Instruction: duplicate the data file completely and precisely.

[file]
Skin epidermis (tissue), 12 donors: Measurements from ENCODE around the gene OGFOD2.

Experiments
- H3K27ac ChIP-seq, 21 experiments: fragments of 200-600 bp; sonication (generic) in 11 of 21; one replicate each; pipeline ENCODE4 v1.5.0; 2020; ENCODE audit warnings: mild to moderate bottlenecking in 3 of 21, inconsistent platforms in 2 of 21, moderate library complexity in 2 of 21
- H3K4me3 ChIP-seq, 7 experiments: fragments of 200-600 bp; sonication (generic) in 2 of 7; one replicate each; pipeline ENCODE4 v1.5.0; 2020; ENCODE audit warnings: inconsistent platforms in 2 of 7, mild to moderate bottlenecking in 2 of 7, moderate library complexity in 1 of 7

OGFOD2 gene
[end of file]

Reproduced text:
Skin epidermis (tissue), 12 donors: Measurements from ENCODE around the gene OGFOD2.

Experiments
- H3K27ac ChIP-seq, 21 experiments: fragments of 200-600 bp; sonication (generic) in 11 of 21; one replicate each; pipeline ENCODE4 v1.5.0; 2020; ENCODE audit warnings: mild to moderate bottlenecking in 3 of 21, inconsistent platforms in 2 of 21, moderate library complexity in 2 of 21
- H3K4me3 ChIP-seq, 7 experiments: fragments of 200-600 bp; sonication (generic) in 2 of 7; one replicate each; pipeline ENCODE4 v1.5.0; 2020; ENCODE audit warnings: inconsistent platforms in 2 of 7, mild to moderate bottlenecking in 2 of 7, moderate library complexity in 1 of 7

OGFOD2 gene